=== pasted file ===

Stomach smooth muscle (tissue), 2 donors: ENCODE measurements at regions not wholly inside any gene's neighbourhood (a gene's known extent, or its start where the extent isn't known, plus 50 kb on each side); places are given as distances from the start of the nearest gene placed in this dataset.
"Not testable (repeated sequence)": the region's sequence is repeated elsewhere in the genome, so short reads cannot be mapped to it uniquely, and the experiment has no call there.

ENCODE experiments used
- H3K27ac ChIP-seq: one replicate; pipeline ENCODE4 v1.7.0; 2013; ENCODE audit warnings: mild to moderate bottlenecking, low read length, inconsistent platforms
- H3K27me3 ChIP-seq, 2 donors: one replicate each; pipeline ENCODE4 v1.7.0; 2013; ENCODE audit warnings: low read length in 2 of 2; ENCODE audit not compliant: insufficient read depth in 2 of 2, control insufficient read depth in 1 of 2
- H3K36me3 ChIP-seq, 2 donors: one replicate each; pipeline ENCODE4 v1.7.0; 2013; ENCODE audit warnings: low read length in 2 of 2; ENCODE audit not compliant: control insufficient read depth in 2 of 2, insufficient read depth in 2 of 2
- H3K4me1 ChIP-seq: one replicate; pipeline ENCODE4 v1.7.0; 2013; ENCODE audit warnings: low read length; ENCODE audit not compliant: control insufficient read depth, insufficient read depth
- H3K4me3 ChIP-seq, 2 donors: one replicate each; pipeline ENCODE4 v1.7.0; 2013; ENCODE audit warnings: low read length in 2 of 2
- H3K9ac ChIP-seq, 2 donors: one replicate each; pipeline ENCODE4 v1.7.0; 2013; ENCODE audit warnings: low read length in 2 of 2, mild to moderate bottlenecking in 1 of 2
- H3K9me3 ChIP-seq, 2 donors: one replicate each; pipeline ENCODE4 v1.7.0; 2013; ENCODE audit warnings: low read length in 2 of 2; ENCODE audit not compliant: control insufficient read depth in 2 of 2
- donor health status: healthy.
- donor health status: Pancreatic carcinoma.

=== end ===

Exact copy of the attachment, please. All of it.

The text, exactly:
Stomach smooth muscle (tissue), 2 donors: ENCODE measurements at regions not wholly inside any gene's neighbourhood (a gene's known extent, or its start where the extent isn't known, plus 50 kb on each side); places are given as distances from the start of the nearest gene placed in this dataset.
"Not testable (repeated sequence)": the region's sequence is repeated elsewhere in the genome, so short reads cannot be mapped to it uniquely, and the experiment has no call there.

ENCODE experiments used
- H3K27ac ChIP-seq: one replicate; pipeline ENCODE4 v1.7.0; 2013; ENCODE audit warnings: mild to moderate bottlenecking, low read length, inconsistent platforms
- H3K27me3 ChIP-seq, 2 donors: one replicate each; pipeline ENCODE4 v1.7.0; 2013; ENCODE audit warnings: low read length in 2 of 2; ENCODE audit not compliant: insufficient read depth in 2 of 2, control insufficient read depth in 1 of 2
- H3K36me3 ChIP-seq, 2 donors: one replicate each; pipeline ENCODE4 v1.7.0; 2013; ENCODE audit warnings: low read length in 2 of 2; ENCODE audit not compliant: control insufficient read depth in 2 of 2, insufficient read depth in 2 of 2
- H3K4me1 ChIP-seq: one replicate; pipeline ENCODE4 v1.7.0; 2013; ENCODE audit warnings: low read length; ENCODE audit not compliant: control insufficient read depth, insufficient read depth
- H3K4me3 ChIP-seq, 2 donors: one replicate each; pipeline ENCODE4 v1.7.0; 2013; ENCODE audit warnings: low read length in 2 of 2
- H3K9ac ChIP-seq, 2 donors: one replicate each; pipeline ENCODE4 v1.7.0; 2013; ENCODE audit warnings: low read length in 2 of 2, mild to moderate bottlenecking in 1 of 2
- H3K9me3 ChIP-seq, 2 donors: one replicate each; pipeline ENCODE4 v1.7.0; 2013; ENCODE audit warnings: low read length in 2 of 2; ENCODE audit not compliant: control insufficient read depth in 2 of 2
- donor health status: healthy.
- donor health status: Pancreatic carcinoma.